Todayís Strategypage.com has an interesting post by Harold Hutchinson. (Post dated March 7, 2006.) The post discusses a recent decision by a Federal judge which forced the release of the names of more than 500 detainees currently being held at Gitmo. The court case was brought by the Associated Press in order to force the DoD to comply with a Freedom of Information request that they had filed.
Hutchinson says that the decision is a great victory for our terrorist enemy in the Global War on Terror, and compares it to the Axis powers in WWII learning that their codes had been broken by the Allies.
I donít know enough about the intelligence gathered through interrogations at Gitmo to know if Hutchinsonís assessment of the damage to our efforts is hyperbole or not, but it is certain that one point he made in his short essay is correct. The release of this information will put the lives of those who cooperated in the capture of the detainees at risk. Not only that but, knowing something about the feud mentality of most terrorists, the lives of their families will also be in jeopardy.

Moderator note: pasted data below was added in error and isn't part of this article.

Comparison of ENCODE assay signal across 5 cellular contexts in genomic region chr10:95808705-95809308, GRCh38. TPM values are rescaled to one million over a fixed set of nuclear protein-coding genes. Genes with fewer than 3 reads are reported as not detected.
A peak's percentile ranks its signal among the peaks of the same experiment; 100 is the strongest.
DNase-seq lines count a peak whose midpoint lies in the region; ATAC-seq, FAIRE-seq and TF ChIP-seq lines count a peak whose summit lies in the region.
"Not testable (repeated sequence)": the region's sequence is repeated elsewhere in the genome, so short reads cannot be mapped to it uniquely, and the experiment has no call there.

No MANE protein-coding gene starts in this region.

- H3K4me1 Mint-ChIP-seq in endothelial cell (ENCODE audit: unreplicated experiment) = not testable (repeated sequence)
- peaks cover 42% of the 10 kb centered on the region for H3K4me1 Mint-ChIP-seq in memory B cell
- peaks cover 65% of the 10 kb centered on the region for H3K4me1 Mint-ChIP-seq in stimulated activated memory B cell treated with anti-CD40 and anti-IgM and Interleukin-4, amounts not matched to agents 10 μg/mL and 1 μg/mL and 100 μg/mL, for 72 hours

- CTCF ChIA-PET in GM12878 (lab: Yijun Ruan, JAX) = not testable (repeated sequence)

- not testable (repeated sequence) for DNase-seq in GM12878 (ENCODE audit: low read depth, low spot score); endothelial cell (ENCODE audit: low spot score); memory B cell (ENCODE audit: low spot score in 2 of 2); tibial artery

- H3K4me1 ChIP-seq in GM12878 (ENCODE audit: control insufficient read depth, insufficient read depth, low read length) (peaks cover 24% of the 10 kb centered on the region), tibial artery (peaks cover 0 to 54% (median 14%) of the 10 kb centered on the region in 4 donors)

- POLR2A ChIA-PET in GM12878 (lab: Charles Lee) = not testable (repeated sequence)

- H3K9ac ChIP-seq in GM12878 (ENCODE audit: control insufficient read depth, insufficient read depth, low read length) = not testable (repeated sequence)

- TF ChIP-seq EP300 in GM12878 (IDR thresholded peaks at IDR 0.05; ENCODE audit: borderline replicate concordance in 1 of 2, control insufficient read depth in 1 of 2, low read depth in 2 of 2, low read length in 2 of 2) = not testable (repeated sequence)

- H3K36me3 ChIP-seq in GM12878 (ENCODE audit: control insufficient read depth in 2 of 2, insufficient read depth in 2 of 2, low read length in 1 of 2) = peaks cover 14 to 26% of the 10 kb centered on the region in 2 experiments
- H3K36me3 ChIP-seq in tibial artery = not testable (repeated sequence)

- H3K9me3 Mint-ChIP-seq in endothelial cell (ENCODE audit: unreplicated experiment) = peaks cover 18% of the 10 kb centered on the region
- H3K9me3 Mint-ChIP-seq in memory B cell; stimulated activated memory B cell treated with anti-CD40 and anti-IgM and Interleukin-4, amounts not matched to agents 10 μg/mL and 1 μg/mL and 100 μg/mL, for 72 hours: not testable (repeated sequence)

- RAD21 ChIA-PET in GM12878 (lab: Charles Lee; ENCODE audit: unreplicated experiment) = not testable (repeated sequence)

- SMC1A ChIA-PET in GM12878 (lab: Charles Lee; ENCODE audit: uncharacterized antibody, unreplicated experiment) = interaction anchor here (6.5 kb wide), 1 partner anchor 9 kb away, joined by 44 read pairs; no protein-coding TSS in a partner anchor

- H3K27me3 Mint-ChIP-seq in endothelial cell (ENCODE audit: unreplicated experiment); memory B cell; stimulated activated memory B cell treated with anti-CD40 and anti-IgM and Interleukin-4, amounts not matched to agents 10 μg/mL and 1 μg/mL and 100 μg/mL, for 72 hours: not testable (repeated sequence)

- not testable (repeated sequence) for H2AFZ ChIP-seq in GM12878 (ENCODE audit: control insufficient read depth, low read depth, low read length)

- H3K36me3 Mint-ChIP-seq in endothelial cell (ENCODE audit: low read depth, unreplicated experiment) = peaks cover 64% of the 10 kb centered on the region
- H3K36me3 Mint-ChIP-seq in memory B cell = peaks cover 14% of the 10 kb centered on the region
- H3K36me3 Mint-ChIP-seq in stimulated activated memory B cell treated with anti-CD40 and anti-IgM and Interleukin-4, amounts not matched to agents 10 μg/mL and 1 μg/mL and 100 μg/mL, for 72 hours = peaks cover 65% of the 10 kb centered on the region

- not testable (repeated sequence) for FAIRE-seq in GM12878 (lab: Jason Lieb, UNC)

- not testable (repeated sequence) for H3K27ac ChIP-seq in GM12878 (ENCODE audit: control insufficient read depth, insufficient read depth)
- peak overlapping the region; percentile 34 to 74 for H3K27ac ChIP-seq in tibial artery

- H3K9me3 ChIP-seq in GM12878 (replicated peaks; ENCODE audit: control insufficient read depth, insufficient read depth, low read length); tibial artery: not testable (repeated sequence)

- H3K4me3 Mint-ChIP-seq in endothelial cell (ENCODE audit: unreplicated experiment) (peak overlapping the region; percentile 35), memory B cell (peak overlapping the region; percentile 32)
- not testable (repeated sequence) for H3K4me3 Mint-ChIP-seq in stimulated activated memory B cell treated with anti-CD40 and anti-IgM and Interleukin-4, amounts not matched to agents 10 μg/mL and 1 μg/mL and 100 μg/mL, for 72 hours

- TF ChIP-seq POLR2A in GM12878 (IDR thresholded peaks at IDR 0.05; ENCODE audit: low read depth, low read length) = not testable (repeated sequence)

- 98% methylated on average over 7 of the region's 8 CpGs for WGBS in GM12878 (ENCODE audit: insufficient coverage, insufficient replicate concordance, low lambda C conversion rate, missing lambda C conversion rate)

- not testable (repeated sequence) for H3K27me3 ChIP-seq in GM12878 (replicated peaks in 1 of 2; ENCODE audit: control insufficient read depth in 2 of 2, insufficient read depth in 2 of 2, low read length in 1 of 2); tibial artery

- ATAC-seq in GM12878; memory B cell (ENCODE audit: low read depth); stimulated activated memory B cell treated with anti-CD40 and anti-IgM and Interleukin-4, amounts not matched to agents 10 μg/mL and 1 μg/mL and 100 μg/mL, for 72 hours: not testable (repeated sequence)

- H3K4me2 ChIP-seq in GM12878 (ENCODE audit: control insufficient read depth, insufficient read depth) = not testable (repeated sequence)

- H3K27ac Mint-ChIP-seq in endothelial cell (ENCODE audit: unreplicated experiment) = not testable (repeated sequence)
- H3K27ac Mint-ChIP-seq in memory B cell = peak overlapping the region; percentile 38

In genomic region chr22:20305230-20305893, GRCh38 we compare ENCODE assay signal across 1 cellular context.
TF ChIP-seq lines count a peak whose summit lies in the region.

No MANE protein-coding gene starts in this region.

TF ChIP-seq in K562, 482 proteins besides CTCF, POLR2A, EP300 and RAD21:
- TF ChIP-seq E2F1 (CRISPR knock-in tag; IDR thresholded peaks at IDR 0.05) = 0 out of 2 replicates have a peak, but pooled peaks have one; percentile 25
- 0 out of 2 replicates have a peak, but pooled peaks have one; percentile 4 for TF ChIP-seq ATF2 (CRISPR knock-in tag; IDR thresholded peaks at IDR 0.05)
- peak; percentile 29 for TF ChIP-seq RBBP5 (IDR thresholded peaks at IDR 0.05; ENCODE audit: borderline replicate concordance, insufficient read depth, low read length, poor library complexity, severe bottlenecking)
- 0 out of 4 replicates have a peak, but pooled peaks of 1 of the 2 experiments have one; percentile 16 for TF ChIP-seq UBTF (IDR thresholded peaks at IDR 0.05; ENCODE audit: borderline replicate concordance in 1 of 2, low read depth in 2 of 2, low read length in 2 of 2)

Letís be very clear about this. Innocent people will probably die.
Most of the major US news organizations recently refused to print the Danish cartoons lampooning Mohammed which had sparked riots across the world. The reason given for withholding information vital to a full understanding of current events was a concern for showing the proper respect to Islam. Many pundits, myself included, rejected that claim and speculated that the people who made this decision were motivated out of fear. They simply didnít want to become the target of retaliation.
The concern for safety goes out the window when the lives at risk are of faceless foreigners living far away. So an entire family might be dragged from their house and shot to death in the street? Maybe the AP can get some pictures!
A free press is absolutely necessary for a free society. People who seek to make journalism a career usually claim that they are motivated by the highest of ideals. Their rhetoric isnít supported by their actions.